It was very emotional. I can speculate on what those around me felt. I know what I felt, and I suspect it might be different than the majority of those around me.
Following that was the portion where Holocaust survivors or family members came up and read something. I apologize, but my Hebrew just wasn’t/isn’t good enough to recount the stories. But at the end each of the six people went over and lit a candle. Each candle represented a million people. As they read their speeches you could hear something in the background. At first I thought it was suppose to be the sound of muted rifle fire. But then with each person it seemed to be a bit louder and more clear. Not rifle fire. Trains. The sound of trains on the tracks. Damn.
I was already angry from my visit to Yad Vashem just a few days before when I had been livid about the miniscule display of “Resistance during the Holocaust”. It was a miniscule display for more than one reason, but what was going through my mind was that the elected nazi government used all branches of government to target a group of people. And then they used already on the books common sense gun laws like universal background checks to more easily eliminate them.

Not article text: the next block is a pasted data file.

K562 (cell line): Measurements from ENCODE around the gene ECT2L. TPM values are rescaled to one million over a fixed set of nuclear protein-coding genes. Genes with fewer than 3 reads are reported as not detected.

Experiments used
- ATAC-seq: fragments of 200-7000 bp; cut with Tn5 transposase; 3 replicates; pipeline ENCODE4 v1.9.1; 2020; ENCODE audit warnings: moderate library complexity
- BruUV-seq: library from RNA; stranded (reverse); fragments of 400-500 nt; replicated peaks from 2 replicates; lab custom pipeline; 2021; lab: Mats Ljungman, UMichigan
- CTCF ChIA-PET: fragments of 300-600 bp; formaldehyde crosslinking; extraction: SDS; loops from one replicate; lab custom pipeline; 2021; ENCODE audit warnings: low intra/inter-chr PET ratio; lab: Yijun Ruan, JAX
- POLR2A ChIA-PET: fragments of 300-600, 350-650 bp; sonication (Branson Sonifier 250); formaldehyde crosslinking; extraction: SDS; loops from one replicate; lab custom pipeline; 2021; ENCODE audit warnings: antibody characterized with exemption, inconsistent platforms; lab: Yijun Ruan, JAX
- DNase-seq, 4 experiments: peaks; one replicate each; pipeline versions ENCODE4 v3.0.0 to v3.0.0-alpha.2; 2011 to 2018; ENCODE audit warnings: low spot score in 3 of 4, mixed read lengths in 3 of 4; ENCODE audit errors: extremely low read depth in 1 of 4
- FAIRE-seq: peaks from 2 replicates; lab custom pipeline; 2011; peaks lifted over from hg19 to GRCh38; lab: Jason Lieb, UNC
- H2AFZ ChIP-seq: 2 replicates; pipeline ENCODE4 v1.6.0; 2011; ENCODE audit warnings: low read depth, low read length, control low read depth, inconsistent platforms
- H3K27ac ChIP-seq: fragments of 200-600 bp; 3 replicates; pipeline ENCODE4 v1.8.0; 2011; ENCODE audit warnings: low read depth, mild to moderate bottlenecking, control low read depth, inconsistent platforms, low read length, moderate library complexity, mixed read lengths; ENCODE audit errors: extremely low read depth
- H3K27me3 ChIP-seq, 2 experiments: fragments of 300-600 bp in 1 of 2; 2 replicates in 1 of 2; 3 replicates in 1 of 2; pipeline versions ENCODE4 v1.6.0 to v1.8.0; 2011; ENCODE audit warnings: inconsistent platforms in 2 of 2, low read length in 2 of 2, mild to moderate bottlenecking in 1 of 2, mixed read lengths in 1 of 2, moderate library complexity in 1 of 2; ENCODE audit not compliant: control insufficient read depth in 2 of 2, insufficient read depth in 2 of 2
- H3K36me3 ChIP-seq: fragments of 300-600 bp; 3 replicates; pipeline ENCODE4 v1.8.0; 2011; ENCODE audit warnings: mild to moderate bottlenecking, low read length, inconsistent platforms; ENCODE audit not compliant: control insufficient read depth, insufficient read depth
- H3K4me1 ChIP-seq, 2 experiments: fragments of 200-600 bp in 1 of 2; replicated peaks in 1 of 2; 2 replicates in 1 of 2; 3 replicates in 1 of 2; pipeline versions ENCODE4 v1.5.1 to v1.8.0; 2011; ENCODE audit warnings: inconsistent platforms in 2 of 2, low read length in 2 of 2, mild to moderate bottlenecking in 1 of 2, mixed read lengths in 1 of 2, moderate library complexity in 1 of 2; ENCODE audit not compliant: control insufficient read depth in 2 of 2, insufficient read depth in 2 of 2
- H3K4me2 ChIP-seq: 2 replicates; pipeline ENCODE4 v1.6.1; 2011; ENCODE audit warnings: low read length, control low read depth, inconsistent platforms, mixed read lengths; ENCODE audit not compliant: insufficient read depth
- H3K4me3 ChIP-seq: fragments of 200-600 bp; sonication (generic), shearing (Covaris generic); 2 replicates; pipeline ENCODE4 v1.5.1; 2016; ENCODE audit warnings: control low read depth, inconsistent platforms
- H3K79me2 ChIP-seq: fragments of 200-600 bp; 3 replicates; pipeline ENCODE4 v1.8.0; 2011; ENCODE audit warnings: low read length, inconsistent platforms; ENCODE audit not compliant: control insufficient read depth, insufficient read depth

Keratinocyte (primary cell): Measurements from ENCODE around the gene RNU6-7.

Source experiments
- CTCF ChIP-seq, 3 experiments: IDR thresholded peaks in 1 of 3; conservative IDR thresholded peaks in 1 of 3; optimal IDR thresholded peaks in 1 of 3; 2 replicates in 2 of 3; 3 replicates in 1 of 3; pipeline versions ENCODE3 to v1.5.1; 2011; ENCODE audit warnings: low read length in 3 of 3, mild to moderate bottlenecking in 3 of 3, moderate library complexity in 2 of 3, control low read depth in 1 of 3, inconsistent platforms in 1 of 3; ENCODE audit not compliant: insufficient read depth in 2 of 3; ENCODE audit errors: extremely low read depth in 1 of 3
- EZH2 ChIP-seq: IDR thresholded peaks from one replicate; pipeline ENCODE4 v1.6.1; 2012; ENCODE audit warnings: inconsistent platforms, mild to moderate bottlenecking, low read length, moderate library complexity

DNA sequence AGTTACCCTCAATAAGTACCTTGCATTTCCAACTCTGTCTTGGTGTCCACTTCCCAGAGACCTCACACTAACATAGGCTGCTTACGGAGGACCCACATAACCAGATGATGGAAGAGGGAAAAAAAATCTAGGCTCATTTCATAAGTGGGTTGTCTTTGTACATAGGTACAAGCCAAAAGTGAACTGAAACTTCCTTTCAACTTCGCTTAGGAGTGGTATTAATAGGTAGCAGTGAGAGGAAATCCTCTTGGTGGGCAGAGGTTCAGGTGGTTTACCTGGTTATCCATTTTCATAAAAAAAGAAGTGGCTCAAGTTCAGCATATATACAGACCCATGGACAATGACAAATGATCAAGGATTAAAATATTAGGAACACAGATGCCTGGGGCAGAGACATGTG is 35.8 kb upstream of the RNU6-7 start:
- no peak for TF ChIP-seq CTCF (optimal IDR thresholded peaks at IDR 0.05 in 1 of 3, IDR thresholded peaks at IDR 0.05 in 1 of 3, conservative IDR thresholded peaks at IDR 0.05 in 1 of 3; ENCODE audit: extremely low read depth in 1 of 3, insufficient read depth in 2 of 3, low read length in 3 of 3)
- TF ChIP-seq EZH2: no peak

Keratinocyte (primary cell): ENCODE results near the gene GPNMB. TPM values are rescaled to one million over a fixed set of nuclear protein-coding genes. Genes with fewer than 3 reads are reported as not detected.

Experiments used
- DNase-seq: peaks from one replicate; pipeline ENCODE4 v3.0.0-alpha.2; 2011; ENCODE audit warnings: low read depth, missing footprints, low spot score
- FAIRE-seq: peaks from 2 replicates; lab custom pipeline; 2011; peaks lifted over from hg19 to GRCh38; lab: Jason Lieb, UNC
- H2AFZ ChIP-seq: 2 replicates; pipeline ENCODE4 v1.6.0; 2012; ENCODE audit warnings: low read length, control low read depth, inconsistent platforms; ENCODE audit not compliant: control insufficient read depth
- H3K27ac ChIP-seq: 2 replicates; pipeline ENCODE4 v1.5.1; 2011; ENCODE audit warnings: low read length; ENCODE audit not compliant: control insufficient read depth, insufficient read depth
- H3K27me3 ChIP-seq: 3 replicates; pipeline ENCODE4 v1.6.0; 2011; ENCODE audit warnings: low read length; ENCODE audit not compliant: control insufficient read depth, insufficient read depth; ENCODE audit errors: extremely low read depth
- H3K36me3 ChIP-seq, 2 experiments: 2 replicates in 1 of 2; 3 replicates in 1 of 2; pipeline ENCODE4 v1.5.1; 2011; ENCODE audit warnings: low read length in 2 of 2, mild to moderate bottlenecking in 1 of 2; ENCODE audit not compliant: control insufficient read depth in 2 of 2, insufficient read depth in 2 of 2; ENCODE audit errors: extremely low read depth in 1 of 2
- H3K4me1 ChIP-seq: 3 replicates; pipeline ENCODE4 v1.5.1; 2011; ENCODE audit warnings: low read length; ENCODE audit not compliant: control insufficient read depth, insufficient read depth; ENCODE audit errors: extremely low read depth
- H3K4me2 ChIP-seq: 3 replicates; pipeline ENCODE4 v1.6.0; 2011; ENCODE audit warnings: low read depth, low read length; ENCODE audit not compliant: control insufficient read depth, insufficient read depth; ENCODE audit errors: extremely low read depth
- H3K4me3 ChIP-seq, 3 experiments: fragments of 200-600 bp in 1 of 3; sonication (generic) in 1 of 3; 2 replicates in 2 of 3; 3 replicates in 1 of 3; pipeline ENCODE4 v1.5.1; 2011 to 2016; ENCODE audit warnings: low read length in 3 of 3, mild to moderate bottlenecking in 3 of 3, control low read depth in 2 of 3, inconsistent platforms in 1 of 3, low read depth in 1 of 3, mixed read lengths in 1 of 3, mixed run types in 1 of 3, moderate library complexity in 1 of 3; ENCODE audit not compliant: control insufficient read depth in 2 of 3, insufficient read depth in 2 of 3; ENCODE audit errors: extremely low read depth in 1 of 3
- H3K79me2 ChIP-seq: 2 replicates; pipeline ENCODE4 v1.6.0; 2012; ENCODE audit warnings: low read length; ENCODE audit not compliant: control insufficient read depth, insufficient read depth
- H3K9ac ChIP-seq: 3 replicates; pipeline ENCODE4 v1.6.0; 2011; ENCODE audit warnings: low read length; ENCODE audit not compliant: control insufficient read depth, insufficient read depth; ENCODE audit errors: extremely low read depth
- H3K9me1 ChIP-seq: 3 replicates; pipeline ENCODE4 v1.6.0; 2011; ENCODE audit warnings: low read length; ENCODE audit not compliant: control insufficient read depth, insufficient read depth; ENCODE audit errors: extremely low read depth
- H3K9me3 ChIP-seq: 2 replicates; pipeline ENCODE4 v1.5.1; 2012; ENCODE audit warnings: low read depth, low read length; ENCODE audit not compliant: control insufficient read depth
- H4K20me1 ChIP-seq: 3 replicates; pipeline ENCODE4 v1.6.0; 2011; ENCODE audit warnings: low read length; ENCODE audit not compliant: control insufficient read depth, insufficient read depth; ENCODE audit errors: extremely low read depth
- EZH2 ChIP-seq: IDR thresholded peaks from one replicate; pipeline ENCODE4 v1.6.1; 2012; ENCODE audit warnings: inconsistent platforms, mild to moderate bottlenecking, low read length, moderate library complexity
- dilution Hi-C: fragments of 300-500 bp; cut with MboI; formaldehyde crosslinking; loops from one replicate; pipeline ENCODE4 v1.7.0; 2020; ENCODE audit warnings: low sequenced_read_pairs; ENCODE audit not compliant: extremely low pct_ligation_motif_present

An article recently appeared that brought to light that among those who tried to help rescue the Jews, were other Jews. They feel that the concept of Jews saving themselves has been muted or lost. The article stated
Part of the mission of the Jewish Rescuers Citation is to re-instill the idea that Jews are not only capable, but prone to be hardened heroes.
The article raises some very interesting ideas. Even if you don’t read the linked article, you might want to check Yad Vashem for a short list and photos of nine people who served in the Resistance, many of them at the greatest cost to save lives. Their names and their lives deserve to be remembered. Their price was large, perhaps you can spare a couple minutes to meet them?
For people to live in freedom, freedom from slavery, from poverty, from annihilation, the first thing we need to do is to quit committing suicide.
By that I mean there is ONE JEWISH state, in all of the world, there is ONE. Look at your elected officials attitudes towards that one state and you will have an idea of their attitudes towards your group.
Look at remarks made towards your group, are they accurate and fair? I’m thinking of the last two years worth of comments at the annual prayer breakfast here.
Are branches of the government targeting certain groups of political dissenters?
Do you put money into the pockets of people that urge you to become disarmed and vulnerable to any of the above? Harry Weinstein, Babs Streisand, Tim McGraw or any of the many other anti-gun entertainers that will then use their bully pulpit to disarm you?
Saddle pads and skirts folks. Check your patterns
There is a stone in the Garden of the Righteous Among the Nations, it is to ALL, not Jewish, or non-Jewish, but ALL.
Please G-d, may we need no more of them. The cost is far too dear.
* Some things and some people do not deserve capital letters. Not a typo.